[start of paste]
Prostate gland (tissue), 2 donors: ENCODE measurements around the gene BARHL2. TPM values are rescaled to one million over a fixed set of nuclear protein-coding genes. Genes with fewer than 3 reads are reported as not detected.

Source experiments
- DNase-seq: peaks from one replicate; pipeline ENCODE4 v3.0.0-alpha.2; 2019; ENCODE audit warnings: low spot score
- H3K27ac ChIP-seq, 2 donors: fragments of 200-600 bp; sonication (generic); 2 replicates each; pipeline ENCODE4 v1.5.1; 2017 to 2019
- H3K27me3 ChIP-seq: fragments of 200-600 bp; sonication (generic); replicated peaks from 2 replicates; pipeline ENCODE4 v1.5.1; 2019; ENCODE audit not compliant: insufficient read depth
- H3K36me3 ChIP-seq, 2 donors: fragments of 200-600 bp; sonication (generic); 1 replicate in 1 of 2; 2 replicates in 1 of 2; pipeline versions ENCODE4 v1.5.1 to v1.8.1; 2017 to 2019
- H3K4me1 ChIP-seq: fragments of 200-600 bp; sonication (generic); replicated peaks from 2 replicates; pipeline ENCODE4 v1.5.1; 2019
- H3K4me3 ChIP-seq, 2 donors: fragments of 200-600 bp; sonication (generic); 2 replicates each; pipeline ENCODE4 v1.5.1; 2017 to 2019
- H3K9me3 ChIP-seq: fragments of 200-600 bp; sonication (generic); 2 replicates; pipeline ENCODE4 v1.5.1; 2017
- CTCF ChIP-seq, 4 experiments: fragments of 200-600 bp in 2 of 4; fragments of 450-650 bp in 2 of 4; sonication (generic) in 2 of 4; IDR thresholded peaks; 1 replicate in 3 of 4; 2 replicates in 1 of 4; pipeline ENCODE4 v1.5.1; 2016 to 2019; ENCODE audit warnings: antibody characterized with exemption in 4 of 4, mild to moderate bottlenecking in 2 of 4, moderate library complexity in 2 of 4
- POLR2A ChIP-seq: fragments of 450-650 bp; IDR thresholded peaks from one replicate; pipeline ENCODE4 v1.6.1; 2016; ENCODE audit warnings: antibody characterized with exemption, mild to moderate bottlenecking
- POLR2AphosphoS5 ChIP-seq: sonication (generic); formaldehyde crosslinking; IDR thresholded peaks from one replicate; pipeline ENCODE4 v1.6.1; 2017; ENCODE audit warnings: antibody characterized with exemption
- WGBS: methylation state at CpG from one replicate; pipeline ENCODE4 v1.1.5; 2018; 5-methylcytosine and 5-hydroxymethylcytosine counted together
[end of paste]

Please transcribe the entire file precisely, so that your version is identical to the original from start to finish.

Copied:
Prostate gland (tissue), 2 donors: ENCODE measurements around the gene BARHL2. TPM values are rescaled to one million over a fixed set of nuclear protein-coding genes. Genes with fewer than 3 reads are reported as not detected.

Source experiments
- DNase-seq: peaks from one replicate; pipeline ENCODE4 v3.0.0-alpha.2; 2019; ENCODE audit warnings: low spot score
- H3K27ac ChIP-seq, 2 donors: fragments of 200-600 bp; sonication (generic); 2 replicates each; pipeline ENCODE4 v1.5.1; 2017 to 2019
- H3K27me3 ChIP-seq: fragments of 200-600 bp; sonication (generic); replicated peaks from 2 replicates; pipeline ENCODE4 v1.5.1; 2019; ENCODE audit not compliant: insufficient read depth
- H3K36me3 ChIP-seq, 2 donors: fragments of 200-600 bp; sonication (generic); 1 replicate in 1 of 2; 2 replicates in 1 of 2; pipeline versions ENCODE4 v1.5.1 to v1.8.1; 2017 to 2019
- H3K4me1 ChIP-seq: fragments of 200-600 bp; sonication (generic); replicated peaks from 2 replicates; pipeline ENCODE4 v1.5.1; 2019
- H3K4me3 ChIP-seq, 2 donors: fragments of 200-600 bp; sonication (generic); 2 replicates each; pipeline ENCODE4 v1.5.1; 2017 to 2019
- H3K9me3 ChIP-seq: fragments of 200-600 bp; sonication (generic); 2 replicates; pipeline ENCODE4 v1.5.1; 2017
- CTCF ChIP-seq, 4 experiments: fragments of 200-600 bp in 2 of 4; fragments of 450-650 bp in 2 of 4; sonication (generic) in 2 of 4; IDR thresholded peaks; 1 replicate in 3 of 4; 2 replicates in 1 of 4; pipeline ENCODE4 v1.5.1; 2016 to 2019; ENCODE audit warnings: antibody characterized with exemption in 4 of 4, mild to moderate bottlenecking in 2 of 4, moderate library complexity in 2 of 4
- POLR2A ChIP-seq: fragments of 450-650 bp; IDR thresholded peaks from one replicate; pipeline ENCODE4 v1.6.1; 2016; ENCODE audit warnings: antibody characterized with exemption, mild to moderate bottlenecking
- POLR2AphosphoS5 ChIP-seq: sonication (generic); formaldehyde crosslinking; IDR thresholded peaks from one replicate; pipeline ENCODE4 v1.6.1; 2017; ENCODE audit warnings: antibody characterized with exemption
- WGBS: methylation state at CpG from one replicate; pipeline ENCODE4 v1.1.5; 2018; 5-methylcytosine and 5-hydroxymethylcytosine counted together